Former SAS soldier Danny Nightingale, flanked by his wife
Sally and father Humphrey, speaks to the media after his
release, outside the Royal Courts of Justice in London.
A British elite special forces sniper, whose 18-month
jail sentence for possessing a pistol had caused public
outrage, walked free on Thursday after winning a legal appeal.
SAS Sergeant Danny Nightingale, 37, had admitted illegal
possession of a Glock 9 mm pistol and ammunition at a court
martial earlier this month.
But he maintained he was given the gun as a present in Iraq
and, because of a brain injury, forgot about it.
An appeal against the sentence, led by his wife Sally, had
attracted over 100,000 signatures and was backed by several
newspapers and Prime Minister David Cameron.
"Thank you to the great British public," Sergeant Nightingale
told reporters outside the Royal Courts of Justice after his
release. "It's been an extremely humbling experience."
His tearful wife Sally added she had not dared "dream this
would be the outcome."
"We got justice today," she said.
Lord Igor Judge ruled that while Nightingale had been found
guilty of very serious offences, he was satisfied the special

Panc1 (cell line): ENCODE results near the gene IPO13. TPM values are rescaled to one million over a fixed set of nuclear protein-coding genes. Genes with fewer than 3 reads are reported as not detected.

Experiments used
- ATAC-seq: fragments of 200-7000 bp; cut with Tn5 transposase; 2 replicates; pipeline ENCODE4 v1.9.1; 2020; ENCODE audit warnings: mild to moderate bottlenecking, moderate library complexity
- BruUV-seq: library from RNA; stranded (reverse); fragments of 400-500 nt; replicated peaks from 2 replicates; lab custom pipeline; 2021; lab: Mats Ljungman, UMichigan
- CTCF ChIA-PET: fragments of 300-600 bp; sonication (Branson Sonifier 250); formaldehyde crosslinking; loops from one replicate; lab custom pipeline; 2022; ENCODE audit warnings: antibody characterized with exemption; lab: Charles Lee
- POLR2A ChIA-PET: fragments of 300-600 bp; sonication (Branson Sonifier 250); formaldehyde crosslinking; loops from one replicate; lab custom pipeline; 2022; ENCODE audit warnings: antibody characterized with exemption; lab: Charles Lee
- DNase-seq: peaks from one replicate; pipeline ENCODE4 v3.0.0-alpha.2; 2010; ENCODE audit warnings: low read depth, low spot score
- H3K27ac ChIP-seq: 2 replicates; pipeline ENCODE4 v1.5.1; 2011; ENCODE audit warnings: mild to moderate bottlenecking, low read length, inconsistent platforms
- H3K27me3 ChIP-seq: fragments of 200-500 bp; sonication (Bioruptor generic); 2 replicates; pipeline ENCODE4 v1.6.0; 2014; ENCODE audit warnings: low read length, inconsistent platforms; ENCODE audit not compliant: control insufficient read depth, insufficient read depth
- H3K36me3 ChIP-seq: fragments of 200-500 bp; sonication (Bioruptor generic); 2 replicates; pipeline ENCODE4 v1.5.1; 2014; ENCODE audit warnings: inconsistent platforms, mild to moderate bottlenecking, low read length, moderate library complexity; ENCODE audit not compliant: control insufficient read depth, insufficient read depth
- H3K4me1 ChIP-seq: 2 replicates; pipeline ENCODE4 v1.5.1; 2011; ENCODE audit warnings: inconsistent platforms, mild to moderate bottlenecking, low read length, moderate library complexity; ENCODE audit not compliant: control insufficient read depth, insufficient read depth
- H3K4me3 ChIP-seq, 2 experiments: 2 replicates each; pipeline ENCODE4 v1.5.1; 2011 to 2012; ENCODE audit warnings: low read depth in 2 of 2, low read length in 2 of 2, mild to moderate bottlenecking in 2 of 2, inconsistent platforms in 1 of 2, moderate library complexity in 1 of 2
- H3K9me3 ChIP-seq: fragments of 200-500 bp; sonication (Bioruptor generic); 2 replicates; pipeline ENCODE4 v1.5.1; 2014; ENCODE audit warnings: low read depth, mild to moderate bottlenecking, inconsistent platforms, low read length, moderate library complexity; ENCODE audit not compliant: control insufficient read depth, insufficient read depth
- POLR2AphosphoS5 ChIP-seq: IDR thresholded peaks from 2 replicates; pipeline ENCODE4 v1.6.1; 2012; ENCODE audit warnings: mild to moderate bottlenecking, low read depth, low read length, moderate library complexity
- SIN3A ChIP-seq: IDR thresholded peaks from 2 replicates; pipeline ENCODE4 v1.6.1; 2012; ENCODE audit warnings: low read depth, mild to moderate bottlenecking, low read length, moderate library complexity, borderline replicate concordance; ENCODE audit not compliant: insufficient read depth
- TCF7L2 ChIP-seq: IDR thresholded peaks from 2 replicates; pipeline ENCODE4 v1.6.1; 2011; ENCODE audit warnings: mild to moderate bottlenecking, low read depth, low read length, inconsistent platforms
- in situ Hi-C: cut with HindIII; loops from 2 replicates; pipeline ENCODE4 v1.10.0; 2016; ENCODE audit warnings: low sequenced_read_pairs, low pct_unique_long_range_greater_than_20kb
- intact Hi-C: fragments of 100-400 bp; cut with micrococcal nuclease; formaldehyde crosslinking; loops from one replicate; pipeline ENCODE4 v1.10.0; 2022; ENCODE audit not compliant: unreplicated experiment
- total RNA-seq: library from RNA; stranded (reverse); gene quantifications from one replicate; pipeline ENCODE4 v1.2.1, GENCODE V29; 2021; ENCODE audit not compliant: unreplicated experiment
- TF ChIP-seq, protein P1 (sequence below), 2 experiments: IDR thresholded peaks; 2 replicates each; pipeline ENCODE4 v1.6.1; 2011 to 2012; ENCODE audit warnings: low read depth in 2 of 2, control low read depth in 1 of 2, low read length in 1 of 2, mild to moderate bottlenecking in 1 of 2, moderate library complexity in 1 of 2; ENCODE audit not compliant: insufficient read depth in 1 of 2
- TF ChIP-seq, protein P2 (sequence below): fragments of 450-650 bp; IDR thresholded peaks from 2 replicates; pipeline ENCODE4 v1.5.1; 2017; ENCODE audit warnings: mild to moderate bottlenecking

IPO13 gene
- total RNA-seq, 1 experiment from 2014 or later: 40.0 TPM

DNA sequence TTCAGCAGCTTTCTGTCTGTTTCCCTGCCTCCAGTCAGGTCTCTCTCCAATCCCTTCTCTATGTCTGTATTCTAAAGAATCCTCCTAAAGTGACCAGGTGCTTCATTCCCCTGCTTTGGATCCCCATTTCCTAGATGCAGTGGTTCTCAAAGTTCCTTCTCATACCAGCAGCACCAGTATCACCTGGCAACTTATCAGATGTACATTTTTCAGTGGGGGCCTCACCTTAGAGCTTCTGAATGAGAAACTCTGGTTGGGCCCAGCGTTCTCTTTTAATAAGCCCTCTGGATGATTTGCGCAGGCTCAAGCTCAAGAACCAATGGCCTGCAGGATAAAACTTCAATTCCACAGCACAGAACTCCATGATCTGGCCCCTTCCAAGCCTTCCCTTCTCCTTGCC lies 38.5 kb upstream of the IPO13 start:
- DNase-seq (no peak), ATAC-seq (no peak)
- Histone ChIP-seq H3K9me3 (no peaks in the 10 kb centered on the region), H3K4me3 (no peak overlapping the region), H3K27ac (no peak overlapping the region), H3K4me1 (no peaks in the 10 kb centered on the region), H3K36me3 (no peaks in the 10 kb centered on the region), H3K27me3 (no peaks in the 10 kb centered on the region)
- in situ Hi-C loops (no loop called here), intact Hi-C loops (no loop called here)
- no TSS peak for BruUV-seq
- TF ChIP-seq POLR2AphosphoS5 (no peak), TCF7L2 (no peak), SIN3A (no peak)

circumstances surrounding his military and medical history
called for a lesser sentence.
His court martial was told the gun had been packed up and
returned to Nightingale by colleagues after he had to leave
Iraq in a hurry for the funeral of two friends killed in
action, the Press Association reported.
The Court of Appeal heard how Nightingale had served in
extremely testing conditions in Iraq, fighting the enemy
every night and losing several colleagues in combat.
During his time in the SAS, he also put his medical and
explosives training to good effect by pioneering a new field
dressing based on an adhesive used to stick explosives to
"He has, in my opinion, saved many lives," his former
commanding officer, Lieutenant-Colonel Richard Williams, said
The Appeal Court judges ruled Nightingale's sentence should
be cut from 18 to 12 months and suspended. His conviction has
not been not quashed, but his wife Sally said they intend to
"fight it all the way."